It is officially fall, which means summer is officially over, which means baseball season is over, and anything else that happens doesn’t count and no one notices or cares because pumpkin spice szn and such.
- The Cubs lost their fifth straight game by just one run, something they haven’t done in over 100 years. Also, this:
FROM ELIAS: The Cubs are the 2nd team in MLB history to be swept in a 4-game series at home, losing each game by 1 run. The previous instance was 100 years ago, when the Red Sox were swept in 4 straight games at Fenway Park by the Indians.
— Jesse Rogers (@ESPNChiCubs) September 22, 2019
- To be very sure, when you pull off feats like that, there is *SOME* flukiness to it. Baseball is a sport where a single run can decide a game, but you can’t always (or even often?) truly control the outcome of a one-run game. Sometimes they are just coin flips that go one way or the other.
- That said, when you consider that the Cubs lost those games by way of a combination of failings that look all too familiar, you start to question just how much of the losing was flukey. This weekend, we saw: mistakes in the field, mistakes on the bases, failing to hit with runners on base, bullpen misuse, bullpen flops. How much of that is really outside of the Cubs’ control at an organizational level? In other words, I’m not terribly interested in reading suggestions about this string of losing being a fluke so much as I’m interested in reading suggestions about this string of losing only further confirming that significant change is needed at all levels of the org.
- We’ll have much more on those broader issues in the weeks to come – we’ll have plenty of free time … – but two write-ups I want to share this morning, because I think they do a good job capturing the no-but-seriously-there-are-problems sentiment we should all be feeling:
My take as the run comes to an end: Weekend wipeout sweeps away last shreds of Cubs' championship legacy https://t.co/DEeKy8ThFb
— Jesse Rogers (@ESPNChiCubs) September 23, 2019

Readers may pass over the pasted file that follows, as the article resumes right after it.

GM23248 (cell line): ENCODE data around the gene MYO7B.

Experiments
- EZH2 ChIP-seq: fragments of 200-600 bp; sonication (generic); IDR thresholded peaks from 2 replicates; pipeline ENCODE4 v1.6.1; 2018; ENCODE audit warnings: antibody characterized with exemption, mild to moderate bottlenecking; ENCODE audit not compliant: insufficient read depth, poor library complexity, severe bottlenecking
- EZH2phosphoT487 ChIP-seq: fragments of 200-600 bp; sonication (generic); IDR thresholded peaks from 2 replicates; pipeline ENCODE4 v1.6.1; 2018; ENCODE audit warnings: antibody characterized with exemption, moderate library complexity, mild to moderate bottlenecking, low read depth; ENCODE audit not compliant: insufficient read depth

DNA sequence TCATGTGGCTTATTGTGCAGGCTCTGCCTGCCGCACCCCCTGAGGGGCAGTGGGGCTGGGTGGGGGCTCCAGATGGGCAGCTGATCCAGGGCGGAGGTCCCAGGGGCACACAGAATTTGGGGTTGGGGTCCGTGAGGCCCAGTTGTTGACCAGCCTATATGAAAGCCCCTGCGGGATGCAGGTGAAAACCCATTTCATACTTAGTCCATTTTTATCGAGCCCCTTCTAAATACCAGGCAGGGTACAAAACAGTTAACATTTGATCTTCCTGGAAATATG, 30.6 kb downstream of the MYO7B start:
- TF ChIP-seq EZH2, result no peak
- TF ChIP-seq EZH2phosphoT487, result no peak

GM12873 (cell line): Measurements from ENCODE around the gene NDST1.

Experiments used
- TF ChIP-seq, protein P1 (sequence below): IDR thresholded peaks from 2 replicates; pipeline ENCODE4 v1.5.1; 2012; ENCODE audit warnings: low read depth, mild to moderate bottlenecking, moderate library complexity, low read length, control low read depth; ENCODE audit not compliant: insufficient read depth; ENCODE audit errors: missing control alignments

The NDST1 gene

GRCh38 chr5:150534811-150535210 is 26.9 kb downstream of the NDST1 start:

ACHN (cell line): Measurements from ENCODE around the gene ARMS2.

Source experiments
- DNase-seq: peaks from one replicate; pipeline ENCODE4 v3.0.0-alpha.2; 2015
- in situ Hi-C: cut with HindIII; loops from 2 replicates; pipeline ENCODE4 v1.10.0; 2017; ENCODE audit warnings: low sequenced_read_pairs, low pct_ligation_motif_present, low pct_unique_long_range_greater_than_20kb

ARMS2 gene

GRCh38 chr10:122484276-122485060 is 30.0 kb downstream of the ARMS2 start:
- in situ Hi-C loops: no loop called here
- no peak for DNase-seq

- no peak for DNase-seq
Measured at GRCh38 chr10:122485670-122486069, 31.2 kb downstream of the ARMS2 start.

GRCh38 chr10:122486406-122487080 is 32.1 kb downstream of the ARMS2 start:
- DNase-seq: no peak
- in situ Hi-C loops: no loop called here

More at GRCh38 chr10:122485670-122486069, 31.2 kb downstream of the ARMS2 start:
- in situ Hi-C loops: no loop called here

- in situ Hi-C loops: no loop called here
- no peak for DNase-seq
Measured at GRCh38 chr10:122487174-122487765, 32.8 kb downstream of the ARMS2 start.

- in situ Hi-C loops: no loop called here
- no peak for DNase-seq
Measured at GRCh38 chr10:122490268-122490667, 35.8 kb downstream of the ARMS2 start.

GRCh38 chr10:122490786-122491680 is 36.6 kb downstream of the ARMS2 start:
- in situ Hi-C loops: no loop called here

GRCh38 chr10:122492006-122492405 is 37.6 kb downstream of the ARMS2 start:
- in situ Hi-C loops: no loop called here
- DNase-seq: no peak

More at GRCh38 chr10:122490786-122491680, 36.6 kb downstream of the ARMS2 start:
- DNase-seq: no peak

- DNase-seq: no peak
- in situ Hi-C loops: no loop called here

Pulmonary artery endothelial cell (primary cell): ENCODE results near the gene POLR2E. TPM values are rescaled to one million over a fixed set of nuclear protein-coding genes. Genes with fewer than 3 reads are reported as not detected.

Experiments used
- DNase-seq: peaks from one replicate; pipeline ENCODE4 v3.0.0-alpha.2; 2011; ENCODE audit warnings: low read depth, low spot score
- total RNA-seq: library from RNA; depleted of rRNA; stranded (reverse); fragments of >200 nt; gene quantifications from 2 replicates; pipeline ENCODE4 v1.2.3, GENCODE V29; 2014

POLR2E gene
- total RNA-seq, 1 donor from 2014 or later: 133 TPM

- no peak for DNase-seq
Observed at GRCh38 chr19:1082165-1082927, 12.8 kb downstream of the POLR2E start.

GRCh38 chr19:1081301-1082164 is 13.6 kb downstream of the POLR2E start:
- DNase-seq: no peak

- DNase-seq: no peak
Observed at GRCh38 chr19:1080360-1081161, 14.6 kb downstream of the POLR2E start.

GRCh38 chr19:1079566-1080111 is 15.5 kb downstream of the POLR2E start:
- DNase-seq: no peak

It was a critical 10-game home stand that started with 4 straight blowout victories and ended with 6 crushing losses, the last 5 by one run. @PJ_Mooney, @jon_greenberg and I chronicled what we saw over 10 days that culminated in a devastating Cubs collapse https://t.co/GVwURfUNxo
— Sahadev Sharma (@sahadevsharma) September 23, 2019
- Joe Maddon’s take on the series sweep, which ended the Cubs’ realistic playoff hopes, was just so Maddon (The Athletic): “Listen, man, it is what it is. You don’t cry. You don’t sulk. You don’t do anything. You come back and play the next game. I have no issues with our ball club. We played hard, and overall we played pretty well. It’s really difficult, when you look at it: How did that all happen? How did we lose all those four games? They were just one run better, obviously, than us every night. They were really evenly-matched, and that’s all I will concede.”
- What else is he supposed to say? Well, I guess that’s not quite right – he could acknowledge that long-simmering issues, together with some flukes, combined to cost the Cubs several very winnable, very critical games. I guess what I mean is, what would you expect him to say? Not sure what good that would do him or the Cubs to make those acknowledgements, even as it would be very satisfying to fans and observers who can all see it now so clearly. Maddon is invested in this club, these protocols, these players. There’s no changing the 2019 season now.
- Dude is taking it in, maybe one last time:
- Coffee, chargers, and luggage are among your Deals of the Day at Amazon today.
- I understand that it makes you sick to think about, but the reality is, what the Brewers have done is absurdly impressive:
Brewers inching closer to the playoffs — even without the reigning National League MVP. https://t.co/IlfzKSup1A
— Robert Murray (@ByRobertMurray) September 23, 2019